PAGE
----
Tag Archives: BMI

The Biggest Loser and a Bigger Hypocrisy

I’m not a fan of The Biggest Loser, nor have I seen more than brief clips of episodes. I generally try not to be Judgey McJudgeypants about things, but I really don’t need to watch the show to know it’s not something I would a) enjoy and b) think is good for people to watch […]

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Letting go of the “ideal” body weight

Read through the research literature on eating disorders–especially anorexia–and you won’t be able to avoid the phrase “ideal body weight.” Weights are expressed as “% IBW.” Treatment is measured as to whether sufferers are able to return to 85%, 90% or 95% (pick one) of “ideal body weight.” It’s a phrase I seriously hate. In […]

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Getting off the scale: Non-weight severity markers in anorexia

One of the most common catchphrases in the eating disorder community is, “It’s Not About the Weight!” Although I’d love nothing more than to change this to “It’s About More Than Just Weight!,” the fact is that, in most cases, treatment for an eating disorder depends mostly on weight. If your BMI doesn’t fall below […]

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Why I suck at intuitive eating

As I mentioned in my last post, I don’t always get along with hunger and fullness cues. There are any number of reasons for it, not the least of which is having a chronic eating disorder. But it might not be the only reason. Welcome to the strange world of impaired interoception. For those who […]

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Treating Severe and Enduring Anorexia Nervosa–Finally, a bit of hope?

In March, I attended the London International Eating Disorders Conference. This past weekend, I finally organized the last of my papers from the conference (After the conference, I was on vacation and then at a journalism fellowship, so I wasn’t home to do any organizing, hence the long delay) and found some notes I took […]

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The problem with “almost anorexia”

Hang on to your hats, people, because we have a new eating disorder in town. This one is called “almost anorexia.” Wait…what?!? Do we really need another pseudo-cutesy name for an eating disorder like pregorexia, drunkorexia, brideorexia, and manorexia that (in my opinion) negate the extreme suffering that accompany eating disorders? Also, in my opinion, […]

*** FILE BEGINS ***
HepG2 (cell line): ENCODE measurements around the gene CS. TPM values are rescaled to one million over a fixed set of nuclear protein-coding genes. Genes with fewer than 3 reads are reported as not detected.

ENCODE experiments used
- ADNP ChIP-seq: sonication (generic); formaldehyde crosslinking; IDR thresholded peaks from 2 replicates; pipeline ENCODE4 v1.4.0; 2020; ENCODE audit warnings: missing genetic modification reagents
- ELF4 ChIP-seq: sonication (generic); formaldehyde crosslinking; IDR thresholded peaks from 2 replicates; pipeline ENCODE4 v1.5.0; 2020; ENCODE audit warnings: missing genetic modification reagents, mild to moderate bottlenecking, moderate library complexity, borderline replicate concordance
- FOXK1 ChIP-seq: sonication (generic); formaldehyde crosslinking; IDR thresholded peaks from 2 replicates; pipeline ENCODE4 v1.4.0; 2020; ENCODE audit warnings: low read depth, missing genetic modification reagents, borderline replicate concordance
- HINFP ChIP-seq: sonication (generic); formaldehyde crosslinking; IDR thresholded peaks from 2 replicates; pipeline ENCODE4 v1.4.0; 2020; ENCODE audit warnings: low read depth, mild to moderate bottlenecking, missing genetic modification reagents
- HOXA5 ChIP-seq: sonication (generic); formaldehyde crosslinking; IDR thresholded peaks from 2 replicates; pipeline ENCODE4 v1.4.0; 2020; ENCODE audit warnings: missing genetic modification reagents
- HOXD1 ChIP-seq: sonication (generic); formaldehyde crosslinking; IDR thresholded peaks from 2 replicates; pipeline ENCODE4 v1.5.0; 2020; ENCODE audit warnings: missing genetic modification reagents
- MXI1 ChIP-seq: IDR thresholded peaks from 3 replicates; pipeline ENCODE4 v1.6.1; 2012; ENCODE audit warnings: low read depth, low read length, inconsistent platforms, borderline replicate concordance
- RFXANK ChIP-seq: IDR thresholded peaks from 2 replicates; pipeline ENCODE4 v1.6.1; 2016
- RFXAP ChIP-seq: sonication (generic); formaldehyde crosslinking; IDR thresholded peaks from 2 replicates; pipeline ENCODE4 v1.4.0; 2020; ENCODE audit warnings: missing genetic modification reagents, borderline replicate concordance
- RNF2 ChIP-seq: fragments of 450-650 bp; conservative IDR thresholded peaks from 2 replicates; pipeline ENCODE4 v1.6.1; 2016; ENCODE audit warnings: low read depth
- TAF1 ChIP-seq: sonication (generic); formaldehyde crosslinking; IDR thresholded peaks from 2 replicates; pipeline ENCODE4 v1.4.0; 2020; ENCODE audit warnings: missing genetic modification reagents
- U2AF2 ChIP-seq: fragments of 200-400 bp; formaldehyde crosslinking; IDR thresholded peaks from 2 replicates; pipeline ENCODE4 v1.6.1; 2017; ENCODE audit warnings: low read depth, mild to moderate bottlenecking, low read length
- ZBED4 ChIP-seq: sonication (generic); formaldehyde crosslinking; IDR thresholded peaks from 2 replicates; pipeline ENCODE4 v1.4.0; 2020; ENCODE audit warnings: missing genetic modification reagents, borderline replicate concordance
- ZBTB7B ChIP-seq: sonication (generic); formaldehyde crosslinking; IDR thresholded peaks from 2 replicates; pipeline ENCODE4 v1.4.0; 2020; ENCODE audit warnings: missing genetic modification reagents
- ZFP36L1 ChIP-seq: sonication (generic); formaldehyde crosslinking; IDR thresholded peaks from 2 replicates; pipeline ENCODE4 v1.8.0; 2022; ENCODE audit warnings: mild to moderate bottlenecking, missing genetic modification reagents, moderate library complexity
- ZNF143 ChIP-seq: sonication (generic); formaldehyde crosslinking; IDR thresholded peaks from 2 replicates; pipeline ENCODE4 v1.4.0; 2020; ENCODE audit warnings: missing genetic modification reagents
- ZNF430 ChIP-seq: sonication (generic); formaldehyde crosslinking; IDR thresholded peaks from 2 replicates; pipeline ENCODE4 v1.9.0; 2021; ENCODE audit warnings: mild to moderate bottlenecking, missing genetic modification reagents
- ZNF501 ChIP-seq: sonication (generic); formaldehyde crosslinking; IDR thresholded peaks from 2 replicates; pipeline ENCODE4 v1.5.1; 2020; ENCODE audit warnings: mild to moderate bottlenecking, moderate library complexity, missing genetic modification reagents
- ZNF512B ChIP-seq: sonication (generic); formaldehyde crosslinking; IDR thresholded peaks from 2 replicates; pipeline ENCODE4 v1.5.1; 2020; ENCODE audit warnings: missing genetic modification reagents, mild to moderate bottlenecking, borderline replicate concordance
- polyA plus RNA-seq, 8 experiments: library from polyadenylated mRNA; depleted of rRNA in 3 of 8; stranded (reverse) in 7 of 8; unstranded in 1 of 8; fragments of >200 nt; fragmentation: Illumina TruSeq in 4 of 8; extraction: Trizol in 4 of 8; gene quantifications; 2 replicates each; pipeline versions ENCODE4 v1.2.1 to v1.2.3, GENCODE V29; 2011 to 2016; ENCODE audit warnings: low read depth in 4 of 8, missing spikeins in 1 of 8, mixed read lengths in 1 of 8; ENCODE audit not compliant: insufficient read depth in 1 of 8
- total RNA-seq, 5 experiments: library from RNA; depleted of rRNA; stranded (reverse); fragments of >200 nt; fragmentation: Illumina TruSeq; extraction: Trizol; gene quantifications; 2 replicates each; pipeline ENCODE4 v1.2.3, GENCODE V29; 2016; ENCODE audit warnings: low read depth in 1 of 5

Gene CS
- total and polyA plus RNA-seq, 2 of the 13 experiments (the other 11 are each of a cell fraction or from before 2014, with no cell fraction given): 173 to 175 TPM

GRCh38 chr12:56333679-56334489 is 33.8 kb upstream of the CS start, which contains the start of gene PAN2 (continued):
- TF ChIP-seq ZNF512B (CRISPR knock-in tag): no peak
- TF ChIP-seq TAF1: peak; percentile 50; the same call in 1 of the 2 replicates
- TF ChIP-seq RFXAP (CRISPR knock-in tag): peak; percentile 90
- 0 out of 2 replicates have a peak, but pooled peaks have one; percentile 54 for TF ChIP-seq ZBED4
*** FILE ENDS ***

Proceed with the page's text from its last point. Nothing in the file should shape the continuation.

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Defining recovery: What do patients define as recovery?

Yesterday, I posted about how researchers define recovery in a variety of clinical situations. I think we have made a lot of progress in our understanding of what recovery is from a scientific perspective. Researchers are now embracing the idea that recovery involves much more than just regaining/maintaining weight and stopping ED behaviors. Certainly that’s […]

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Defining Recovery: What do researchers define as recovery?

Like I mentioned in my previous post, I’m going to be doing a series on my blog about definitions of recovery, what they are, and why they matter. For my first post, I’m going to start by discussing how researchers measure recovery. Considering that most of my readers are (judging by the email I receive […]

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Exactly whose weight are you over?

I’ve never really liked the terms “overweight” and “underweight,” at least how they’re used by the medical establishment. But for the longest time, I really couldn’t put my finger on why. Part of it, I knew, were the way that these terms have so much judgment attached to them–that if you’re not “normal” weight, you’re […]

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Understanding the quest for the “perfect body”: The links between perfectionism, body dissatisfaction, and EDs

Body dissatisfaction and body dysmorphia are some of the most frequently discussed symptoms of EDs. In his work on the “transdiagnostic model” of EDs, Christopher Fairburn asserts that these two features not only unite all of the different ED diagnoses but also are at the heart cause of the disorder. Although I don’t agree with […]

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